This fall, come join us for a bit of botanical escapism! The Gardens is thrilled to welcome Jeff Moore, chief owner and operator of one of Southern California’s best known succulent nurseries, Solana Nursery, and author of several visually stunning books about succulents. Jeff will take us on a vividly illustrated tour of the many categories of succulents, from aloes and agaves to cacti and many other lesser-known varieties—all guaranteed to elicit oohs and aahs from the audience. Along the way, Jeff will share the story of his growing nursery, provide a window into propagation operations in California and share how he found his passion for this special family of ornamental plants.
Selecting Native Woody Plants for the Maine Garden
with Justin Nichols
Thursday and Friday, October 11 and 12
9:30 a.m. – 4 p.m.
The aim of this class is to increase participants’ knowledge and appreciation of North American woody plants useful in northeastern landscapes. We’ll cover the motivations and philosophy behind using these plants in the garden as well as recommended species, cultivars and sources for materials. Horticulturist Justin Nicholas will introduce students to native trees and shrubs to use in different horticultural settings, based on their habitat preferences in nature. During forays into the field, students will encounter and discuss caring for native plants, soil considerations, invasive plants and more.
In the Shadow of Edwin Hale Lincoln
with Mike Kolster
Saturday, October 13
10 a.m. – 4 p.m.
Using Edwin Hale Lincoln’s photographs as primary inspiration, this photography class will explore the value of close observation of botanical specimens. In addition to questioning the relevance of Lincoln’s work to our current moment in time, we will include careful consideration of the roles framing, focus and lighting play in our own photography. We will generate images and view results as a group.
Field Trip to the New England Botanical Studies Exhibit
with Frank Goodyear, Kat Stefko, and Melissa Cullina
Friday, October 19
2 – 3:30 p.m.
Bowdoin College Museum of Art, Brunswick
Join Frank Goodyear, Co-Director of the Bowdoin College Museum of Art, Kat Stefko, Director of Bowdoin’s George J. Mitchell Department of Special Collections & Archives, and the Gardens’ own Research Botanist Melissa Cullina to explore the New England Botanical Studies exhibit. The exhibit examines the rich body of work by two exceptional New England botanists and artists, Kate Furbish and Edwin Hale Lincoln. Desiring to record their discoveries, each created a vast pictorial archive of their work. Furbish’s chosen medium was pencil and watercolor, while Lincoln’s was photography. Though they did not intersect during their lifetimes, they pictured many of the same species, and their projects were motivated by similar ambitions. Directions and meeting location will be sent to participants in advance of the trip.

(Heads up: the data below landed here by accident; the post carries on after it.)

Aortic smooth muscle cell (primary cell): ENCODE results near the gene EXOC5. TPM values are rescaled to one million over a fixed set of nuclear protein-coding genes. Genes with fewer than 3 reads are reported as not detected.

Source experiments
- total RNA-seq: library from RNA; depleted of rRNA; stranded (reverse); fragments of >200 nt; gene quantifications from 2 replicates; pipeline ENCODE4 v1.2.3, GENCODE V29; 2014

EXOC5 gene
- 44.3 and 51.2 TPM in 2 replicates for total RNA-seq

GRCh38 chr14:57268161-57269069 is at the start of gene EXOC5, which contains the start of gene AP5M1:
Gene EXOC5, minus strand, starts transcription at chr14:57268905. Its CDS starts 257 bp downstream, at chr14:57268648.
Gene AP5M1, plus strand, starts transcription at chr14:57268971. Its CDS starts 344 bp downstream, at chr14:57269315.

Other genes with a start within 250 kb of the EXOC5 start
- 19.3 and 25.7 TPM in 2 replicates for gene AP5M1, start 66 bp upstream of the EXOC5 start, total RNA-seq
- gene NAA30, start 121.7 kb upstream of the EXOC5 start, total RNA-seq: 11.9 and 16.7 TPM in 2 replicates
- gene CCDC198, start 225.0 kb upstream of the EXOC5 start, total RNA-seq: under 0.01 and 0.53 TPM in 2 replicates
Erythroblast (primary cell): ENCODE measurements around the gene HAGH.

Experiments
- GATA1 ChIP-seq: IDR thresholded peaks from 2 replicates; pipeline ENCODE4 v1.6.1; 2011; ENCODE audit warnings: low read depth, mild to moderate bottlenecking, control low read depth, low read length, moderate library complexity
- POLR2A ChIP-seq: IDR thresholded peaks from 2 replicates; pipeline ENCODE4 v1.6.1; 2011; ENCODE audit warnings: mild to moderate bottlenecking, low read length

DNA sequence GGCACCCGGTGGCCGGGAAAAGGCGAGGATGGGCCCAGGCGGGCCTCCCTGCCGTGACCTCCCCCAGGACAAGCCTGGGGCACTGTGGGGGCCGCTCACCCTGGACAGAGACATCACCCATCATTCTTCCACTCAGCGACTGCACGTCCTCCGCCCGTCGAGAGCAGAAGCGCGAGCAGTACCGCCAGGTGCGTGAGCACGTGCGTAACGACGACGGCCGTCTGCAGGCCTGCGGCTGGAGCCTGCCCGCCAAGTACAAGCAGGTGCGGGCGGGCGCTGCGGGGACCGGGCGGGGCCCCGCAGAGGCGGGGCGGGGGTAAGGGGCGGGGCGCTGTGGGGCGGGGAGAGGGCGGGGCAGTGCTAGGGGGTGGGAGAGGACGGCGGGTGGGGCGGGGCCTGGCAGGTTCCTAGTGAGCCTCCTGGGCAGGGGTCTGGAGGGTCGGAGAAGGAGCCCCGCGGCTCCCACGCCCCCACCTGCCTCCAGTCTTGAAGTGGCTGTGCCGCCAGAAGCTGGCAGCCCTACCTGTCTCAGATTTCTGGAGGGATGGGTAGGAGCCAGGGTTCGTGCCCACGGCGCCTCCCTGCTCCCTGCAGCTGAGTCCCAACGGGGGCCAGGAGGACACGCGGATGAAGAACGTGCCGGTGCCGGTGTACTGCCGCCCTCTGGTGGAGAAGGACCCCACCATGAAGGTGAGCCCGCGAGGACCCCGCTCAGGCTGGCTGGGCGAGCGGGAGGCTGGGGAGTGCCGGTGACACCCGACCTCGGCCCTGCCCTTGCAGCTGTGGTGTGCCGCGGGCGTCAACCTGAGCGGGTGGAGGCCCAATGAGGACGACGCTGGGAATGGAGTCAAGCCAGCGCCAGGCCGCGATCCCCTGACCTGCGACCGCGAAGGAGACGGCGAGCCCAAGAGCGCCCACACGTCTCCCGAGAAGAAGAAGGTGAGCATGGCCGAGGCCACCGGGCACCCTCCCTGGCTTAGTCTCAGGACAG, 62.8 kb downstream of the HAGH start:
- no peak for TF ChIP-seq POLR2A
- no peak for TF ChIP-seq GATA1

Perennials for Four Seasons: Winners for Winter
with Andy Brand
Friday, October 26
1 – 4 p.m.
To conclude our series, Andy Brand, the Gardens’ Plant Curator, will highlight the forgotten beauty—the skeletal forms of deciduous trees, the berries on shrubs, and more—exhibited by certain perennials during the late fall and winter months. Come and explore the vast possibilities available for you to plant for a stunning winter landscape.
A common sentiment among many gardeners is that it is hard to achieve year-round color or focal interest in the garden. This class series will inspire you with our own staff’s selection of favorite perennial plants perfect for showing off each period of the year. Seasonal flower shapes, colors, textures and plant forms are all key features that lead to strong and beautiful performance in the four-season landscape. During this four-part series, come learn from our horticulture staff how to overcome the challenge every gardener faces.
Pruning through the Seasons - Autumn
with Syretha Brooks and Will Bridges
Saturday, October 27
9:30 a.m. – 12:30 p.m.
This final class in the series will cover putting the garden to bed for the season. We’ll review a large group of plants that can be pruned or cut back through the fall, accompanied by a discussion of plants you might want to leave intact for winter interest or bird habitat.
In this three-part series, learn straight from two of our own pros as they demonstrate and guide students in the best pruning practices suited to home gardeners, no matter the season. In each class, learn considerations behind pruning decisions, get the lowdown on the best tools for the job, and have a chance to head out into the Gardens to see firsthand our staff’s pruning practices. The class will also highlight seasonal cut-back and trimming of your herbaceous garden plants. With a few rules of thumb and a little assisted practice, this series will help you overcome any pruning apprehensions you may have, resulting in the confidence of knowing what, how, why and when to prune certain plants.